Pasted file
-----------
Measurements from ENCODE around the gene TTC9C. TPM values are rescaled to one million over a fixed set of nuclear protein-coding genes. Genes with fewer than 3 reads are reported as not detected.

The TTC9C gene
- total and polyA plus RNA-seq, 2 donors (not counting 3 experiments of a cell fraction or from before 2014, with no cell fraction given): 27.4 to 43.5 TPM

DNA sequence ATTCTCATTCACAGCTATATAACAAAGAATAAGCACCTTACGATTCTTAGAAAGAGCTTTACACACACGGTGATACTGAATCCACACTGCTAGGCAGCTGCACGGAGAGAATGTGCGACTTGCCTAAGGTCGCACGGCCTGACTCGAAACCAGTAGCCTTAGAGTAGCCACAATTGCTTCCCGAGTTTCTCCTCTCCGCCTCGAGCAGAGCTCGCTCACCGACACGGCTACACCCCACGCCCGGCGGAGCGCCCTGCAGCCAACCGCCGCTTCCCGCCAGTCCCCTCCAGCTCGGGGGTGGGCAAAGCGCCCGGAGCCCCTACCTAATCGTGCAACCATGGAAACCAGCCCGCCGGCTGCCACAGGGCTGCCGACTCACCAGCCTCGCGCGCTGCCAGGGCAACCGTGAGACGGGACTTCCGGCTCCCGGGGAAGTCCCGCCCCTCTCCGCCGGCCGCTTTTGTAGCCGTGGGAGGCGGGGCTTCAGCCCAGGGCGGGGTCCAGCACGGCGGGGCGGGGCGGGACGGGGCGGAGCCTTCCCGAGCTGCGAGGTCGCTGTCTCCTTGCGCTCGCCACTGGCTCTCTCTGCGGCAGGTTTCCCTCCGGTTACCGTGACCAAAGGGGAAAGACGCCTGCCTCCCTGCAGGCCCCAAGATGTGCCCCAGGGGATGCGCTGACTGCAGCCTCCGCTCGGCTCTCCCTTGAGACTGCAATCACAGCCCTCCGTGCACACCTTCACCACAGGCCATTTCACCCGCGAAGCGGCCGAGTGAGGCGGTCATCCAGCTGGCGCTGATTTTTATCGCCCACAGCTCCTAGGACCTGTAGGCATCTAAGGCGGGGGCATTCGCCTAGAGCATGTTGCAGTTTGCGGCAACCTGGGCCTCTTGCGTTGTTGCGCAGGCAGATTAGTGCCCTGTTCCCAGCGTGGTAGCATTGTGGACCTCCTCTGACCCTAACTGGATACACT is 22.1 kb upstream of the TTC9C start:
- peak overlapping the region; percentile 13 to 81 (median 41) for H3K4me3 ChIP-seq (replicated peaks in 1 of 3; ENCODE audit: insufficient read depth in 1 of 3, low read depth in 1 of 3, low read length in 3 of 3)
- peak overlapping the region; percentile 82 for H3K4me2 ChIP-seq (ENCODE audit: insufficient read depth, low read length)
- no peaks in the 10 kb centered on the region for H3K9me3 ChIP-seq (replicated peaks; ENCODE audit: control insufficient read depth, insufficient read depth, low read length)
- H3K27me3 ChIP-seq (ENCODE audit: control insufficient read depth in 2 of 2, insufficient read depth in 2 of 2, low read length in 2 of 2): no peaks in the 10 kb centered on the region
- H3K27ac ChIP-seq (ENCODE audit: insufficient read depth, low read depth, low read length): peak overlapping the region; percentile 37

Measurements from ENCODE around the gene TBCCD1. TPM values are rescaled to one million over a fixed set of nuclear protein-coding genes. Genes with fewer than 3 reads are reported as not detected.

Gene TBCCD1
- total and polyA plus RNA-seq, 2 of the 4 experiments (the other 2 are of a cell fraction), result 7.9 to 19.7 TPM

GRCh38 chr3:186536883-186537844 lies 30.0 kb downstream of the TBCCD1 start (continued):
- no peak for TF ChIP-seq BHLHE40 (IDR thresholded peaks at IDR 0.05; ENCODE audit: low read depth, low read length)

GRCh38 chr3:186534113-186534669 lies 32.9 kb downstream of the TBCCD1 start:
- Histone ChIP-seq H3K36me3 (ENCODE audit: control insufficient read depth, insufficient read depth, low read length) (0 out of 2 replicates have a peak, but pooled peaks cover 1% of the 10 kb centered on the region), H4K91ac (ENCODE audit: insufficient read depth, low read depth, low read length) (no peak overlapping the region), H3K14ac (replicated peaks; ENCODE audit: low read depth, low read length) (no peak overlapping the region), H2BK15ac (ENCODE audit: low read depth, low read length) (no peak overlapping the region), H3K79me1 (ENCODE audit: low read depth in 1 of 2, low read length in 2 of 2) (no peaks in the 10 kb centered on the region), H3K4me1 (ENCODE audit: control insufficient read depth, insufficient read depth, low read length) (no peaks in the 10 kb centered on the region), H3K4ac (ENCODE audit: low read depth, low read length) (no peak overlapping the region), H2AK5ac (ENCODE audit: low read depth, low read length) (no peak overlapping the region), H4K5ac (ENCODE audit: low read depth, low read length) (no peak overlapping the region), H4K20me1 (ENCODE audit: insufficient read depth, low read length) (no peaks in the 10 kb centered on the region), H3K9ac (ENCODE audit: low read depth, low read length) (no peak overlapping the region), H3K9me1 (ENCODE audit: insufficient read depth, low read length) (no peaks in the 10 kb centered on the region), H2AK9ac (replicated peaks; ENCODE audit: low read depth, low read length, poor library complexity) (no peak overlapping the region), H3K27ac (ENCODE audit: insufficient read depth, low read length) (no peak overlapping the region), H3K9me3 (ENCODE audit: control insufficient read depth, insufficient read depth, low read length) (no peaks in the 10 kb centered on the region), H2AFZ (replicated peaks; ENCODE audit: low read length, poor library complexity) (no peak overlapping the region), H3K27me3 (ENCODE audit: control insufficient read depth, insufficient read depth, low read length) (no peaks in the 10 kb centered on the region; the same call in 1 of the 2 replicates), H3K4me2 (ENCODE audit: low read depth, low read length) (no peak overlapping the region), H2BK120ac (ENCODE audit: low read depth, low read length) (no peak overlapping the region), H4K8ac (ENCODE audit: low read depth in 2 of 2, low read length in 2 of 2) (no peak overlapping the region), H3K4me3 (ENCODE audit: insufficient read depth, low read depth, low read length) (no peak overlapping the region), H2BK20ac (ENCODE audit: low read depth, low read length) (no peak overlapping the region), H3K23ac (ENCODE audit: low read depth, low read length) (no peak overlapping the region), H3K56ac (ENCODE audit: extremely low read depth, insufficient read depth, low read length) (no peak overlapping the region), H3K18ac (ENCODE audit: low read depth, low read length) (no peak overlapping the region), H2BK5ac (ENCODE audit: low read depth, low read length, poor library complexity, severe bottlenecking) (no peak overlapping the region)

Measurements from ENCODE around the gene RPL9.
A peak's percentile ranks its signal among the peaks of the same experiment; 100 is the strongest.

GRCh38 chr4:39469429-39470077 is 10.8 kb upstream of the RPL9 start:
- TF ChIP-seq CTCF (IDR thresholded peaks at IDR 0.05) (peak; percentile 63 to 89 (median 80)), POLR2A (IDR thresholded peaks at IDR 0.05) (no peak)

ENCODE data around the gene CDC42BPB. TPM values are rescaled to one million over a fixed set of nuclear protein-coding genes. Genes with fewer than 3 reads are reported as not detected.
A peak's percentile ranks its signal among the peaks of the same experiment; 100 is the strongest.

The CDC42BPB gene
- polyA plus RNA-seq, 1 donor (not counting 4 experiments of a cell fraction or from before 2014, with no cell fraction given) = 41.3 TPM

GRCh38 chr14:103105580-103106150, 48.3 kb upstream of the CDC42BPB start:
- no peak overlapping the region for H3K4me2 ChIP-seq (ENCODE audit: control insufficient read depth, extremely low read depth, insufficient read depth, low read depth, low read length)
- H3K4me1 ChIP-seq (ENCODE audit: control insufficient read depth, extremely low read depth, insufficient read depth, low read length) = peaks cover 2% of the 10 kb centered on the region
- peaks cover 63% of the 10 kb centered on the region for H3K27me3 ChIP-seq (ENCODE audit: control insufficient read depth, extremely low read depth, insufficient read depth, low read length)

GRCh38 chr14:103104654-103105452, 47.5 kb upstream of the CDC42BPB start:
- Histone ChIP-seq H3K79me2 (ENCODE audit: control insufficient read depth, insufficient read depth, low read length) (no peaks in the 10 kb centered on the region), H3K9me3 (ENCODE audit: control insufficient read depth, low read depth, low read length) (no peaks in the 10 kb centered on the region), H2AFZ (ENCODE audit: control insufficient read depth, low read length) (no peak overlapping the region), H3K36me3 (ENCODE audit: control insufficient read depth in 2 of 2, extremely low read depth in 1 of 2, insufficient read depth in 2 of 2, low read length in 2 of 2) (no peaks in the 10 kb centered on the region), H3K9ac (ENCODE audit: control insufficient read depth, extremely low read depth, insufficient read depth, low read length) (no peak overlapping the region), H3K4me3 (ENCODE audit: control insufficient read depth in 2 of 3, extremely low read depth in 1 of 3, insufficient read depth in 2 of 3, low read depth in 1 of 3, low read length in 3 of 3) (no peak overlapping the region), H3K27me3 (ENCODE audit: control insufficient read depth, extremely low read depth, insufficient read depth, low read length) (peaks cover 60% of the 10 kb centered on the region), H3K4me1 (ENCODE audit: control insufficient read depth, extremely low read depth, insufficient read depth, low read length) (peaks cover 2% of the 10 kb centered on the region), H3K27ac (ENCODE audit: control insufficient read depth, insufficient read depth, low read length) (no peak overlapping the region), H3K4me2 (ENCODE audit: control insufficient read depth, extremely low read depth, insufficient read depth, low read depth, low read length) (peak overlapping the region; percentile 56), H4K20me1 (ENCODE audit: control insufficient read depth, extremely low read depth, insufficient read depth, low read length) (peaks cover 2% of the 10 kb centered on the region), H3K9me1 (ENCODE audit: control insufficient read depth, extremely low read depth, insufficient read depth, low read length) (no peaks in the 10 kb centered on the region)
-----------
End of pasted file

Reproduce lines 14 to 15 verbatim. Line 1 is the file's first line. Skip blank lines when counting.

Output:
- no peak for TF ChIP-seq BHLHE40 (IDR thresholded peaks at IDR 0.05; ENCODE audit: low read depth, low read length)

GRCh38 chr3:186534113-186534669 lies 32.9 kb downstream of the TBCCD1 start: